She is the free-spending First Lady of Zimbabwe who splashed NZ$5.7 million on her daughter's wedding, owns luxury homes around the world and recently paid $577,900 for a Rolls-Royce.
Dubbed "Gucci" Grace for her love of spending, the wife of deposed dictator Robert Mugabe is renowned for her extravagant purchases and eye-watering shopping trips around the world, according to the Daily Mail.
The 52-year-old "First Lady of Shopping", currently under house arrest with her husband, 93, at their 25-bedroom Blue Roof mansion in Harare following a military coup, has lavished millions on bling, including $385,000 on a diamond-studded headboard.
She is widely loathed in Zimbabwe, where seven in ten are stuck in poverty. The population has been incensed by reports of a lavish lifestyle that once saw her spend $231,100 on one shopping spree in Paris.
The couple's children appear to have acquired their parents' taste for luxury. Their youngest son Chatunga posted a video on Snapchat showing himself pouring $385-a-bottle Armand de Brignac Champagne over a $86,700 watch on a night out in South Africa. He bragged that he owned the timepiece because "daddy runs the whole country".
Her son by her first marriage, Russell Goreraza, took delivery of two Rolls-Royce limousines in September.
Grace, a former chicken seller, began an affair with Robert Mugabe while working as one of his typists and while his first wife, Sally, was terminally ill.
Mugabe's marriage to Grace in 1996, dubbed the 'Wedding of the Century' in Zimbabwe, was an extravagant Catholic affair. And each decade of the old dictator's life was marked with ever more expensive partying - his 90th year being marked by a celebration costing £600,000.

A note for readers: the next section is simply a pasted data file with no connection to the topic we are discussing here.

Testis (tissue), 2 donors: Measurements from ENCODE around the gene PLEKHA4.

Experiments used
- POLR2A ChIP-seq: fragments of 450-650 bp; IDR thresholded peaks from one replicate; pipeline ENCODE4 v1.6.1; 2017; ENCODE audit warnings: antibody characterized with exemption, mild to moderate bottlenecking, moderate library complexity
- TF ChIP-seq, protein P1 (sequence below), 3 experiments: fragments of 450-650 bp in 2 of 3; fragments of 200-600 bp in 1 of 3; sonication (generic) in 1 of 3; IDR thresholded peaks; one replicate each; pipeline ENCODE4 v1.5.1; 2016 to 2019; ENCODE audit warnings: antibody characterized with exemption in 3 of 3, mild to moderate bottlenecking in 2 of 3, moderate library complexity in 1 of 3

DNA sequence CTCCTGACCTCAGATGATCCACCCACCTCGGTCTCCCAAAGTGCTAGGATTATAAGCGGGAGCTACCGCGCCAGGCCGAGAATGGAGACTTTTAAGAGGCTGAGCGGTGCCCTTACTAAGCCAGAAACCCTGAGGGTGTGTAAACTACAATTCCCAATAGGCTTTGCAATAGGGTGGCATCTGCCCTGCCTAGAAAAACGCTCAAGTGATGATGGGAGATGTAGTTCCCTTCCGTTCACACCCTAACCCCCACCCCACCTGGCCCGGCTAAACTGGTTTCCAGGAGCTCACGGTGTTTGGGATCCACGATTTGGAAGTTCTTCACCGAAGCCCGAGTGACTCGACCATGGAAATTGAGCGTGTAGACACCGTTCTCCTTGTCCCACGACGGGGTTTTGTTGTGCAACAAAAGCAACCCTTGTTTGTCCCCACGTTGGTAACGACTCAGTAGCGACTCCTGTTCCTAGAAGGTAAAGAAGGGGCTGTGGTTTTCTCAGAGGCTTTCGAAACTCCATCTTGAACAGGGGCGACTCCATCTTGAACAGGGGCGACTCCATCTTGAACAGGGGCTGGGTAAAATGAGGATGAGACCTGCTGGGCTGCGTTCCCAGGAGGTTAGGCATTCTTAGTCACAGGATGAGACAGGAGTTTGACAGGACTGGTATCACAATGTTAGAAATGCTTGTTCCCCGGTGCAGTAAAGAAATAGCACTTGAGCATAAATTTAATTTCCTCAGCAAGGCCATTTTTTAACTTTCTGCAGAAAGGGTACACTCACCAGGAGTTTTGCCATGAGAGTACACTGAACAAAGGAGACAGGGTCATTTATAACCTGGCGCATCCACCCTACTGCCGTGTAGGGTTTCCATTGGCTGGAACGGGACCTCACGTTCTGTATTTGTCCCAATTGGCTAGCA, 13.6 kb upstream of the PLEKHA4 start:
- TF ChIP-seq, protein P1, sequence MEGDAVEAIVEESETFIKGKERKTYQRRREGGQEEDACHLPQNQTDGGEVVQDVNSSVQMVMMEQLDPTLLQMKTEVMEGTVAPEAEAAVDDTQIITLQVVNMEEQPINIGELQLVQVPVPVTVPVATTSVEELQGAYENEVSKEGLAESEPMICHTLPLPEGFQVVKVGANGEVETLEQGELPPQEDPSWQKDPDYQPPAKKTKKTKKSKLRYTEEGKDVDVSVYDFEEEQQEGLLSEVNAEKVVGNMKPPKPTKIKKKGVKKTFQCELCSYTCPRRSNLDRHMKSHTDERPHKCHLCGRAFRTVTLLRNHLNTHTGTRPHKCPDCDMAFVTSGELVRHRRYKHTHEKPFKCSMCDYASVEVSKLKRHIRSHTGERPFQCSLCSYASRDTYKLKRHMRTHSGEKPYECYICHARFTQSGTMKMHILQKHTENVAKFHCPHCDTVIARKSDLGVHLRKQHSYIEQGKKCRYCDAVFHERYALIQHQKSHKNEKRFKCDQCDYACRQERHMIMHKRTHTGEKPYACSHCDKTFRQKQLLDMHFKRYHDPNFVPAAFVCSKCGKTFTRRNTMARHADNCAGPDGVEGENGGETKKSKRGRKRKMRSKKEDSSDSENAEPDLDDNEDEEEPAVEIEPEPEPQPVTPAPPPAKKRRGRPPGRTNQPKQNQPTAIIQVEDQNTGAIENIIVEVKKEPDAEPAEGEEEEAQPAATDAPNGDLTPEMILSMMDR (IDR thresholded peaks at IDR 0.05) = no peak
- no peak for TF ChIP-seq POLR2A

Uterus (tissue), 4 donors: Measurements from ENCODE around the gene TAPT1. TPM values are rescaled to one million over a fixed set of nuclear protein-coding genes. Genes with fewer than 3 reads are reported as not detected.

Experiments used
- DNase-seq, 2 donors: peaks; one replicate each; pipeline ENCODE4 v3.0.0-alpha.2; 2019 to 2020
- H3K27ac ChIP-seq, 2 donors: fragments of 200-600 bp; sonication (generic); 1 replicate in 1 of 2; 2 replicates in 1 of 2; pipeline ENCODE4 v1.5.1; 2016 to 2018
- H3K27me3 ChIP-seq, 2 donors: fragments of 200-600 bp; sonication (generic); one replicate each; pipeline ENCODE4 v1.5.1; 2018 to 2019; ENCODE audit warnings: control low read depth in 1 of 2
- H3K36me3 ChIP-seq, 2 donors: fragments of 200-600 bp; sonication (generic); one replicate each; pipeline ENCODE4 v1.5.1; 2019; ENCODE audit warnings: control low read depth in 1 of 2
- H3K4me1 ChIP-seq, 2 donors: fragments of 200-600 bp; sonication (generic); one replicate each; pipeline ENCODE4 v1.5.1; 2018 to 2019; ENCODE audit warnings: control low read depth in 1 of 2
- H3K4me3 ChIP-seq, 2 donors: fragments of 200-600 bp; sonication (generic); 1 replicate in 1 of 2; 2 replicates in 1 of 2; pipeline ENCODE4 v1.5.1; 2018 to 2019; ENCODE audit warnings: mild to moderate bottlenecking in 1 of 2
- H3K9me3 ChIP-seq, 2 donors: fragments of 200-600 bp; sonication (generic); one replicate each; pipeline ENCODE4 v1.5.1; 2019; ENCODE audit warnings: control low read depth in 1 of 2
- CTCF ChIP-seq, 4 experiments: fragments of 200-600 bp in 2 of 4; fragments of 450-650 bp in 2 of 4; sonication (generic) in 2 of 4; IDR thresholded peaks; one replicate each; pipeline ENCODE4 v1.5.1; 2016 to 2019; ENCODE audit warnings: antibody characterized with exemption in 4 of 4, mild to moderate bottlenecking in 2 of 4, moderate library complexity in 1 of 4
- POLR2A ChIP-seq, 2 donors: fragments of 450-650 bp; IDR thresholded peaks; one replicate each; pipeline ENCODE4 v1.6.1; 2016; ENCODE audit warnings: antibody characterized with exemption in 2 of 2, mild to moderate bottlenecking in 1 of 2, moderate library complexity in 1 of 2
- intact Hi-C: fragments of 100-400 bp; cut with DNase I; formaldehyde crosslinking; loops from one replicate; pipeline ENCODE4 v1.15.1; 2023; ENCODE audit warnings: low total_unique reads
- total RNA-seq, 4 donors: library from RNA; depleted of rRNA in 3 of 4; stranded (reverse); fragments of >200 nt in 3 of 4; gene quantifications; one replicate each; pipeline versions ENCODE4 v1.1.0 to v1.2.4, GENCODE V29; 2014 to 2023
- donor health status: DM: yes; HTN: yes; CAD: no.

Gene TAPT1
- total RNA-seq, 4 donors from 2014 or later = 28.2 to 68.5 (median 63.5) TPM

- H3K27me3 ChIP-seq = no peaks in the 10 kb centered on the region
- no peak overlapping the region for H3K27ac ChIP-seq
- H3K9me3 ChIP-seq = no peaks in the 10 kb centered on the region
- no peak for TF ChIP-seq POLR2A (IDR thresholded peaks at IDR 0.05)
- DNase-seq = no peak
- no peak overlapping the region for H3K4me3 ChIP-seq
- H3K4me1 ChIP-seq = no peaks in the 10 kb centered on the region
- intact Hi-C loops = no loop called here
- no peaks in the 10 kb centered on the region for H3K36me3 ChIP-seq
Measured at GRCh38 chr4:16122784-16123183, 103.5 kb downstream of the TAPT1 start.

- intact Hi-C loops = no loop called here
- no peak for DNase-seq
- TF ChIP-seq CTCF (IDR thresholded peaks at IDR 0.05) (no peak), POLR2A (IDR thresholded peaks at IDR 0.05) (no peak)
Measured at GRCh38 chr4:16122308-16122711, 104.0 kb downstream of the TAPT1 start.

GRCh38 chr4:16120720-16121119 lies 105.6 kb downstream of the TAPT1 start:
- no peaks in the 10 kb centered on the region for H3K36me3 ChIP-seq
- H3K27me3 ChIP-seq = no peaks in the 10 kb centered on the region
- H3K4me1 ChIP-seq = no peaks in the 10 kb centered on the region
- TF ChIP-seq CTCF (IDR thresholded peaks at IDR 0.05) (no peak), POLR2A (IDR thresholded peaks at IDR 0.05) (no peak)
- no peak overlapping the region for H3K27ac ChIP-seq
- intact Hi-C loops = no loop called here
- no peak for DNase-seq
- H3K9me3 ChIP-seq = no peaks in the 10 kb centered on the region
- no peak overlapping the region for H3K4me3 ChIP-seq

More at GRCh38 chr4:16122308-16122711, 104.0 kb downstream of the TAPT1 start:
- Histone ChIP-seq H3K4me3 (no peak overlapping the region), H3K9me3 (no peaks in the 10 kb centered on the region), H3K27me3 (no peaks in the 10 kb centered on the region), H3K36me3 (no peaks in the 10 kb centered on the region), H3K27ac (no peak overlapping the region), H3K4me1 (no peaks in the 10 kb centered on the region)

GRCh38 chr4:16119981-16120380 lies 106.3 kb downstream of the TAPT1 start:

During one bout of retail therapy in Paris in 2002, the First Lady - known in her homeland as the First Shopper - spent more than $231,200 in department stores.
And by 2014 her spending on luxury goods was running at $3.8m a year. That year's shopping list included 12 diamond rings, 62 pairs of Ferragamo shoes, 33 pairs made by Gucci and an $154,100 Rolex watch.
After one trip to London, where she stayed in a suite at Claridge's, Mrs Mugabe was asked how she could justify spending so much on designer shoes.
"I have very narrow feet, so I can only wear Ferragamo," came the reply.
The Mugabes were banned from Europe in 2002, depriving Grace of favourite haunts such as Harrods, but she continued to spend in China and the Middle East.
A diamond ring purchased to celebrate her 20th wedding anniversary cost her $1.7m, although she later sued the dealer in question for failure to deliver.
In a further act of retaliation, the First Lady threatened to seize the businessman's properties in Zimbabwe - hardly a new tactic for a woman who has managed to "purchase" no fewer than five dairy farms with funds that simply appeared out of nowhere.
No expense was spared when Mugabe's only daughter, Bona, married in 2014.
It is estimated that some $5.7m was spent on the ceremony, including $963,2000 to upgrade the road leading to the venue, a country club. Some 4,000 guests attended.
There are claims that the money funding this lifestyle came from the country's diamonds. Like other members of the ruling clique in Zimbabwe, the Mugabes take their share of proceeds from the Marange diamond fields near the Mozambique border.
The mining operation there is run in co-operation with the Chinese and heavily guarded. But the estimated $1.5 trillion worth of stones in Marange have so far failed to benefit ordinary Zimbabweans.